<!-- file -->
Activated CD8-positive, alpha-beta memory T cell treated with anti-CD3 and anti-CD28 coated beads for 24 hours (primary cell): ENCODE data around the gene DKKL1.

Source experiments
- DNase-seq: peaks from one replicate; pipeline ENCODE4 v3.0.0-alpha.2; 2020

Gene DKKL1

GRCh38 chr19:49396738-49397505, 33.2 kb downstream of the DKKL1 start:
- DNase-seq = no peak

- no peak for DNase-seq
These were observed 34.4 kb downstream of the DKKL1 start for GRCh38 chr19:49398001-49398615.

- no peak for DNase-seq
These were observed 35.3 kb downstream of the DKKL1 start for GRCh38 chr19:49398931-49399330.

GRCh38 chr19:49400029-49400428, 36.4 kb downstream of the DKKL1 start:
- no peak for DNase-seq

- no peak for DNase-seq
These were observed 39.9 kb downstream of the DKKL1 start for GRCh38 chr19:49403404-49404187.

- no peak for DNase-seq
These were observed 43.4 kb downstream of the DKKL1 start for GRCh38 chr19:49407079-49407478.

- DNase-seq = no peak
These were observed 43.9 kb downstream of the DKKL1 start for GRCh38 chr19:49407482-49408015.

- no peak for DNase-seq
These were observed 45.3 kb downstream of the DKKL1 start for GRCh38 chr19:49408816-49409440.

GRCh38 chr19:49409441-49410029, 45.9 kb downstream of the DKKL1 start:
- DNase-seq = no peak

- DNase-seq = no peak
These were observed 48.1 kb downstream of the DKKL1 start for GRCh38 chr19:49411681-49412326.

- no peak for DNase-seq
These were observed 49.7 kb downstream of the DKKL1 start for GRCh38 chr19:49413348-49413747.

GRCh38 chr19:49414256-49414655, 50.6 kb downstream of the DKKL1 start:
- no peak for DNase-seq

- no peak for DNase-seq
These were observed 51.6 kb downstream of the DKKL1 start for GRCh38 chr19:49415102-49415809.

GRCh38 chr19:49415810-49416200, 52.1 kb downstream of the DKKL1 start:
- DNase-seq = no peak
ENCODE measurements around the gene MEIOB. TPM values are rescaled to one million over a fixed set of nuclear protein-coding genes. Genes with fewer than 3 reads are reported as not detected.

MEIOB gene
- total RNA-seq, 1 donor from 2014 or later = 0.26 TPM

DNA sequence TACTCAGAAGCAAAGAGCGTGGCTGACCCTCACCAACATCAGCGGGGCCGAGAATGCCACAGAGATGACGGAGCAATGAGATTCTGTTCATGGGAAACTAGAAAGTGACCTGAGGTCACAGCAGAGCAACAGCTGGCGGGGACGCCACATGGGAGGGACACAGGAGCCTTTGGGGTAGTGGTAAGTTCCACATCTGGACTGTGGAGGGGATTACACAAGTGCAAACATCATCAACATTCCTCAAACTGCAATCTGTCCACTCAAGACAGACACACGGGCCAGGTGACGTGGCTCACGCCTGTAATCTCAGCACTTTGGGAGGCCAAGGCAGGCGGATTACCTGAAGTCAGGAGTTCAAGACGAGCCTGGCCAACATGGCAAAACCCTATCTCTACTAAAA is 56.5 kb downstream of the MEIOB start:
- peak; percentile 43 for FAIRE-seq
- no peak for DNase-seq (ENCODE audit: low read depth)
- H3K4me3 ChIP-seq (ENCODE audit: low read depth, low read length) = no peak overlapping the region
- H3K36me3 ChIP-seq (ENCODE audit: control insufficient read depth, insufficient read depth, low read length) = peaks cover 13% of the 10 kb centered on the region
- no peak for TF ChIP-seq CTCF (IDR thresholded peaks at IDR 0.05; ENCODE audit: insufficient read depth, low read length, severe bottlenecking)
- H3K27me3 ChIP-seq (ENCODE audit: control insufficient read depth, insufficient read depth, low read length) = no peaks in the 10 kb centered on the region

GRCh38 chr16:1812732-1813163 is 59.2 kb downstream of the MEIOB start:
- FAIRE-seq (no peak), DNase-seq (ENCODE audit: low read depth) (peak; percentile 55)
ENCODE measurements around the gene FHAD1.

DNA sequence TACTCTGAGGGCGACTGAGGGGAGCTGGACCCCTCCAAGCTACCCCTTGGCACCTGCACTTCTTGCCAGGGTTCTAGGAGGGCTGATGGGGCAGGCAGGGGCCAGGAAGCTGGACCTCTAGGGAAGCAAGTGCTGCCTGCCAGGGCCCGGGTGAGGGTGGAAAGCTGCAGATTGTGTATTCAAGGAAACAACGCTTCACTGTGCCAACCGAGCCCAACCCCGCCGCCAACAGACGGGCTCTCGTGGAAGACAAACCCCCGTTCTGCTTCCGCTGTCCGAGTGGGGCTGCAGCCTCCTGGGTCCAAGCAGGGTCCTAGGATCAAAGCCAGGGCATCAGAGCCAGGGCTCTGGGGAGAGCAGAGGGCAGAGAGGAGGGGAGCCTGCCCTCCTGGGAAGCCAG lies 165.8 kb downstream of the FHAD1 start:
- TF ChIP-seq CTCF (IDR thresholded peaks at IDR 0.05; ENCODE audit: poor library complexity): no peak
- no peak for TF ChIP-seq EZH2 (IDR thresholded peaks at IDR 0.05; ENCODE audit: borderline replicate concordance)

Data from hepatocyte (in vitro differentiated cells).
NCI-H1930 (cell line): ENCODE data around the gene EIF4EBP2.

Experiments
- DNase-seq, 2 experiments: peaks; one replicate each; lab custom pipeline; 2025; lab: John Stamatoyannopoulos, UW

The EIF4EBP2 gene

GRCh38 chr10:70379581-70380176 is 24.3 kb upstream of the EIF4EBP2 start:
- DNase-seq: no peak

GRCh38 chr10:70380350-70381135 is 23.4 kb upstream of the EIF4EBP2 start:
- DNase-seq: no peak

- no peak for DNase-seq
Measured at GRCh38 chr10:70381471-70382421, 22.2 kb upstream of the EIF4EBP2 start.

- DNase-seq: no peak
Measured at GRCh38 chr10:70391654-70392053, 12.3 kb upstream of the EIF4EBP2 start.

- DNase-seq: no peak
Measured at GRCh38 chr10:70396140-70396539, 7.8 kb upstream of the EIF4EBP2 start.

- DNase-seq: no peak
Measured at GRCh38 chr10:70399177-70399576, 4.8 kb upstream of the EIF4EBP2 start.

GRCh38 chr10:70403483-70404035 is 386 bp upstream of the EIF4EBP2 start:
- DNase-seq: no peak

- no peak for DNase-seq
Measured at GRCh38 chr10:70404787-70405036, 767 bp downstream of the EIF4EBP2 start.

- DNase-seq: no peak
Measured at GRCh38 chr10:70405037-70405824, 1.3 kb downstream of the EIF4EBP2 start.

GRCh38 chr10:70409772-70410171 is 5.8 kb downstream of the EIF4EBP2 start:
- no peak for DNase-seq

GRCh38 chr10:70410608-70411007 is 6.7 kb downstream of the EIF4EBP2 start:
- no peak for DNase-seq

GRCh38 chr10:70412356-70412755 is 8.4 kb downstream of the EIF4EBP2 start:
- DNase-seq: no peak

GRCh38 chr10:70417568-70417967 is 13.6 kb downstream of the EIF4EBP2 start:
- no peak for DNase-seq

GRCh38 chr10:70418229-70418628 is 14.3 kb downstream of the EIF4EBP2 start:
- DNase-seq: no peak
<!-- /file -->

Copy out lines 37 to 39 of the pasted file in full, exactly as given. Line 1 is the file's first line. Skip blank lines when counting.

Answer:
- peak; percentile 43 for FAIRE-seq
- no peak for DNase-seq (ENCODE audit: low read depth)
- H3K4me3 ChIP-seq (ENCODE audit: low read depth, low read length) = no peak overlapping the region